She has a tight-knit group of friends but nights out are not common. When a friend had breast cancer, Jeanette was a constant presence by her side, once squeezing her hand so hard to distract from the pain of a needle.
A couple of years ago, Nunez, the state representative, was struggling on legislation requiring health care plans to cover oral chemotherapy and she relied on her friend for strategic advice. "I'll just say she put in a call and talked to somebody for me," Nunez said with a laugh. The bill passed.
That loyalty also has been on quiet display with Rubio's estranged friend, David Rivera, who has been dogged by ethical problems.
On Nov. 6, 2012 — Election Day — Jeanette Rubio showed up at a large precinct in the voter-rich Miami suburb of West Kendall to help then-U.S. Rep. Rivera, who was making a last-ditch effort for support. At the time, Rivera was the target of two federal criminal investigations and had recently been charged with breaking Florida ethics rules.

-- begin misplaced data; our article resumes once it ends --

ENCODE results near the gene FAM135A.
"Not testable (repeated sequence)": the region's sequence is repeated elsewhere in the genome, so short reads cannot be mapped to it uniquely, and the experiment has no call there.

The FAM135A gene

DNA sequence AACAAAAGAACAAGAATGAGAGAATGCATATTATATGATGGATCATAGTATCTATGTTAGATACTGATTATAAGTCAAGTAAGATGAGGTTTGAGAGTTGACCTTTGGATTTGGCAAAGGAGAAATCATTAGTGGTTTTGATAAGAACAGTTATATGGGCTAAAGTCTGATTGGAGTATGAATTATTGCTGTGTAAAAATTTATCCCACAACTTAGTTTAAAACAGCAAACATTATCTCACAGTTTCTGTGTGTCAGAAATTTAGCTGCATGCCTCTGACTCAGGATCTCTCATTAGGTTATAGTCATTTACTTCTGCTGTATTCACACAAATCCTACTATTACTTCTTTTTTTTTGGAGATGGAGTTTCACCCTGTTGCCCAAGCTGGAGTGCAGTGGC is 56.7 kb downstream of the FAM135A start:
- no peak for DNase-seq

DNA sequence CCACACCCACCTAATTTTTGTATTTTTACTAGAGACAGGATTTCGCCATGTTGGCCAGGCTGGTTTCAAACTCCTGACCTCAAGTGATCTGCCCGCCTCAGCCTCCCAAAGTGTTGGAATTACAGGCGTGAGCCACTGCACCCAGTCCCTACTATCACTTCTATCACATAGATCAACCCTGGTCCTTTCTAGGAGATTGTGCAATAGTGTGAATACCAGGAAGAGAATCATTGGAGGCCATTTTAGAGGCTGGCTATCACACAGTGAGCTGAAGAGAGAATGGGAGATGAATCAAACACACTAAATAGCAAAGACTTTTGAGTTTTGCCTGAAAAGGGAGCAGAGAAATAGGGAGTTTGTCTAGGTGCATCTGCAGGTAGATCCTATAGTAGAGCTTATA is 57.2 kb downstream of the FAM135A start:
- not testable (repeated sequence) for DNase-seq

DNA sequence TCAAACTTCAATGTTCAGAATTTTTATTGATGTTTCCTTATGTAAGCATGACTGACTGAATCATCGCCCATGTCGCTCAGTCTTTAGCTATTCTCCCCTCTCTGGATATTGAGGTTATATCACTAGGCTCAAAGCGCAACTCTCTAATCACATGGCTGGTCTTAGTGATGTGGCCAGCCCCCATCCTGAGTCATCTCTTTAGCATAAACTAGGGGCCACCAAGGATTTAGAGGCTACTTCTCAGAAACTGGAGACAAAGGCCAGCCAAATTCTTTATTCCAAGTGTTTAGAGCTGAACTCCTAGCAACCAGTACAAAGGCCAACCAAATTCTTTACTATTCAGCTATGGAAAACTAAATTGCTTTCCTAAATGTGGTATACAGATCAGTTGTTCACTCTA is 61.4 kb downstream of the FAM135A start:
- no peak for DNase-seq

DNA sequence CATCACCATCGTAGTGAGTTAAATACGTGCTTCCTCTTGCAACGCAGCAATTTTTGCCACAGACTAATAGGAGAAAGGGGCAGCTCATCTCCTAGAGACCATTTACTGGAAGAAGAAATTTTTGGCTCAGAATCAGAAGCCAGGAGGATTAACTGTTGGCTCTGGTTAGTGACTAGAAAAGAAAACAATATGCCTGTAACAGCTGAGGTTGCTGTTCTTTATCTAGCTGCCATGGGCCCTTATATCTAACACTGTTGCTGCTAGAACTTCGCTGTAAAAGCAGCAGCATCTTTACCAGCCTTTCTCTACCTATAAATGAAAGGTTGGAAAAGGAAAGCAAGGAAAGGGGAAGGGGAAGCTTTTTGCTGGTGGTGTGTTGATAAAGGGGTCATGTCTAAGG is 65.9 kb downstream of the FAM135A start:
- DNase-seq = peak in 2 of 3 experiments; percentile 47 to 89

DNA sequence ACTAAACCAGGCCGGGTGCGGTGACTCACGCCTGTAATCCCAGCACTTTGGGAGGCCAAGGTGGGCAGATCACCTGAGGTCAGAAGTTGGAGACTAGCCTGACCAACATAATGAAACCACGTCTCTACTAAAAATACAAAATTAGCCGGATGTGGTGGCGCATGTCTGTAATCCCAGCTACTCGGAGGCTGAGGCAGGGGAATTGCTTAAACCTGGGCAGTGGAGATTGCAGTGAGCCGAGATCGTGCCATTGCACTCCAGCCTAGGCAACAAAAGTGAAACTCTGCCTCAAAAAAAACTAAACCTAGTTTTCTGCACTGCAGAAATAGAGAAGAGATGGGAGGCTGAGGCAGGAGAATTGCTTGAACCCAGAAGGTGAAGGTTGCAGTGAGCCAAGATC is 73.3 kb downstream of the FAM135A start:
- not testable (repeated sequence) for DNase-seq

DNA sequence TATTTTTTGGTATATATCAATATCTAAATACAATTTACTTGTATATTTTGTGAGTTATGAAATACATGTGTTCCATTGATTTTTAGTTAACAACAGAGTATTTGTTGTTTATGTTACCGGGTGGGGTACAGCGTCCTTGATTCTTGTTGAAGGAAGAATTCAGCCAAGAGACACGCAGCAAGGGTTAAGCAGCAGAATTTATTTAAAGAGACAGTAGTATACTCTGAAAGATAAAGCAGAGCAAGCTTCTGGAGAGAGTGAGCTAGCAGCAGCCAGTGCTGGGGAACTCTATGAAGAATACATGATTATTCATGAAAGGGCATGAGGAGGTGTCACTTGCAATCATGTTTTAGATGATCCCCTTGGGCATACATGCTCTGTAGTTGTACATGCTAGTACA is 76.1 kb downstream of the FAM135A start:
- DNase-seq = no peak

Jeanette Rubio arrived in the afternoon at the South Kendall Community Church, where some people had been in line for five hours. Few knew who she was. Clad in a Rivera campaign T-shirt, she stumped for her friend, who later that night lost to Democrat Joe Garcia.
• • •
Rubio was forced from the state House in 2008 due to term limits and began plotting his next move. When U.S. Sen. Mel Martinez announced he would not seek re-election, then-Gov. Crist emerged as a clear favorite. Rubio had an increasingly adversarial relationship with Crist and saw him as an unprincipled Republican. Finally his wife had enough of his complaining.
"Then why don't you do it?" she challenged him. He recalled in the book, "Jeanette embarrassed me with the truth but I tried hard to deceive myself. I accepted that Crist would be impossible to beat."